Can the Cloud Protect Your Data?

Article Written by Avery Phillips

For most people, the cloud is this otherworldly thing that they don't completely understand. Yes, your data is there, and yes, occasionally other people can access it, but is it safe? Can you guarantee who is able to access your data, or is it a free-for-all? 

Well, the answer to that is more complicated than you think. On one hand, some severe cyberattacks could have been avoided if the victims had been using cloud services instead. On the other, there is always the risk that someone unauthorized will be able to access your data. This might seem like a double-edged sword, but one end is clearly sharper than other upon closer inspection.

The Current Situation

Right now, about 10 percent of the world's data is stored on the cloud. This is during a time when the pure amount of data is skyrocketing in every sector, from healthcare to nonprofits. However, not everyone is ready to make the change over to the cloud. Indeed, many businesses are still sticking to their on-premise data storage. To be fair, change is always a process for businesses. Hardly anything gets done overnight. Instead, a move like this will take a while to actually be enacted - longer the larger your organization is.

However, in our personal lives, we use the cloud all the time. Most shared data on social media sites are stored in the cloud; when we shop online, data of our browsing in continuously collected into the cloud. That's why you see recommendations and recently viewed products on the side. Although we often are more protective over our personal information than business information, that doesn't seem to apply here. Perhaps we're just unaware of the degree that we've let the cloud into our lives.

Benefits of Using the Cloud

All the same, the cloud is a better tool for business than most people realize. First, IT departments will have more time for in-house duties, focusing on the needs of other employees. An extensive IT department isn't necessary for a lot of businesses if they use cloud analytics, so some extra money can also go towards other departments. Deciding to go with cloud analytics and storage can be just as much a budgetary decision as a security one.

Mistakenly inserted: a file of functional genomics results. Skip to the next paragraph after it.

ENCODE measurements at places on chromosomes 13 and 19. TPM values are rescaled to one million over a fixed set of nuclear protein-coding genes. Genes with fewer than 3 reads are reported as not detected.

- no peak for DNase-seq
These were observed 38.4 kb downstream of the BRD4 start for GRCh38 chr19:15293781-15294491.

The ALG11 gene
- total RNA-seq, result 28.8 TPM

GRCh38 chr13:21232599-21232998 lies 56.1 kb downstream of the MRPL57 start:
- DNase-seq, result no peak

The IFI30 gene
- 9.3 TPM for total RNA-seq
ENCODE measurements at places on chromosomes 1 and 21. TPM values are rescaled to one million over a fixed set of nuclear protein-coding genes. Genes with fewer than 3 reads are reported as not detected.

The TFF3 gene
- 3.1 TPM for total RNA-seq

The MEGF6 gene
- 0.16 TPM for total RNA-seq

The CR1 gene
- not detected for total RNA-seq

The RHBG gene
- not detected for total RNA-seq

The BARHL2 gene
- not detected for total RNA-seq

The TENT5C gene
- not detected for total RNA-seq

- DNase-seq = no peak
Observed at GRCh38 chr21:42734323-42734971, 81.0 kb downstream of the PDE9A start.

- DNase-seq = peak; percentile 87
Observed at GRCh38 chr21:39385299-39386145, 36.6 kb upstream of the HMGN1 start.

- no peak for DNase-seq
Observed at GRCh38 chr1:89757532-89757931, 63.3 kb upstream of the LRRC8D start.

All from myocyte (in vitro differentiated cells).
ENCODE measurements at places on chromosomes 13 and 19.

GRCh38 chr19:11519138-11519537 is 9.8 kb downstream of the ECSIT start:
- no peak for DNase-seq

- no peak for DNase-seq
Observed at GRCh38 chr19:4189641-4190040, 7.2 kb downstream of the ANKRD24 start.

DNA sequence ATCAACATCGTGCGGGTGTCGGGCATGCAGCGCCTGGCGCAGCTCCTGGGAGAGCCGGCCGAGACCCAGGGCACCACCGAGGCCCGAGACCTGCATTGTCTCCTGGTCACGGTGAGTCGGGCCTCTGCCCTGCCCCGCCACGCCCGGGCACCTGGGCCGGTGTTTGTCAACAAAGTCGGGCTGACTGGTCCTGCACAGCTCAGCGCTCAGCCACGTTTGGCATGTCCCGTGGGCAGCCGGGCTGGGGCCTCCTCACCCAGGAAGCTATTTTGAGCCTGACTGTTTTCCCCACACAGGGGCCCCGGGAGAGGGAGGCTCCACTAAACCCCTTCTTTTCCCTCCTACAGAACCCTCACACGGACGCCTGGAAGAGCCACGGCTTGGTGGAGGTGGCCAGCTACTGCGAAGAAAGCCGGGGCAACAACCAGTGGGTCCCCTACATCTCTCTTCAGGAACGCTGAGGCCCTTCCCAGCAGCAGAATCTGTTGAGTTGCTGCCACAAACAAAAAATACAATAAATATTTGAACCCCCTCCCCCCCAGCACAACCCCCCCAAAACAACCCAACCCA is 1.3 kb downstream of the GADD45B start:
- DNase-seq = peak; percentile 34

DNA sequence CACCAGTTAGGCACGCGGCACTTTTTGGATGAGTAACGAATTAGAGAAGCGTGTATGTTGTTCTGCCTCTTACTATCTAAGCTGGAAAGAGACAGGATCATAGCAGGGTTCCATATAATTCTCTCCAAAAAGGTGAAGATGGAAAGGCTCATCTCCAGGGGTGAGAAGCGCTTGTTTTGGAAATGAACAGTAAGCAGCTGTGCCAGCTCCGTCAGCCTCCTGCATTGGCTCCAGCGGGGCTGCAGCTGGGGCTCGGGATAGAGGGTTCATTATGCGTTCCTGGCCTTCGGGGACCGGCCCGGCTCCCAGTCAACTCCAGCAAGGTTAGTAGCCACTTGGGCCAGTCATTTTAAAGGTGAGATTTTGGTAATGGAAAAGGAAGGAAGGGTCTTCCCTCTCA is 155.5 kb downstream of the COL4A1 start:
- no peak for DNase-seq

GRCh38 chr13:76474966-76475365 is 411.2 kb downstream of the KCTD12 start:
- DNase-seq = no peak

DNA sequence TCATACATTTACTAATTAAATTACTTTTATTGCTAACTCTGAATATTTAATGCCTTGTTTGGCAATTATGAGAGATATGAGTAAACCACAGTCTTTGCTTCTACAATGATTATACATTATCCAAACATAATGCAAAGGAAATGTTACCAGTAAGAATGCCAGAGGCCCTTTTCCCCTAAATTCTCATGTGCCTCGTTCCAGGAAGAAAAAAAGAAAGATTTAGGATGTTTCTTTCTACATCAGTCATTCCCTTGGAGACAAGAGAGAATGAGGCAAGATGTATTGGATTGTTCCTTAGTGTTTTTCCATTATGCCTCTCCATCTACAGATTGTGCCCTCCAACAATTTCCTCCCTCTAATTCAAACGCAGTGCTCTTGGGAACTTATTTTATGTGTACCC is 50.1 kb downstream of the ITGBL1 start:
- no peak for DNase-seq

Even though there are security concerns with the cloud, there will be security concerns with any method of data collection or analysis that your business uses. Not that you shouldn't examine the security pros and cons of each method, but the mere potential of a security threat cannot be your sole reason to reject cloud solutions. 

Recognize that biggest problem with cloud storage is actually how authorized users interact with it. User mismanagement and insider theft will account for 80 percent of cloud data breaches through 2020. But with proper training and full utilization of cloud security features, businesses should be able to rest easy.

So Why Is Everyone Dragging Their Feet?

If the cloud is so great, why do so many people not take advantage of it? Well, one reason is that they just don't understand it, and that alone makes them feel unsafe. They hear people talk about the "cloud" all the time, but they haven't actually looked into it themselves. Considering that this isn't simply a trend that will disappear with time, some focused research and direction could definitely help these people. 

Additionally, many people don't understand that, especially with cloud security, access matters much more than the physical location. It can be psychologically comforting to have the location of important data nearby, but this doesn't actually help with security. In fact, considering that so many data breaches are internal, this might actually be more of an issue. However, even for those who insist that cloud providers will access their precious data, there is a solution. Cloud providers allow their customers to customize their encryption keys, so that no one within the provider could access the data even if they wanted to. Cloud compliance, or ensuring that the cloud is meeting security standards, is an exploding field, and this is where IT will be focusing in the coming years. 

Ultimately, the answer is most likely risk aversion. The majority of businesses have been doing just fine with their traditional security methods, and they feel little push to overhaul their current systems, especially when information about cloud security is not clearcut. There are positives and negatives, to be sure, but eventually cloud services will be the norm. As more and more people become comfortable with it and understand its advantages, it'll be the only viable alternative for business and personal data security.

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About the Author



Avery Phillips is a unicorn of a human being who loves all things relating to people and their entrepreneurial spirits. Comment down below or tweet her @a_taylorian.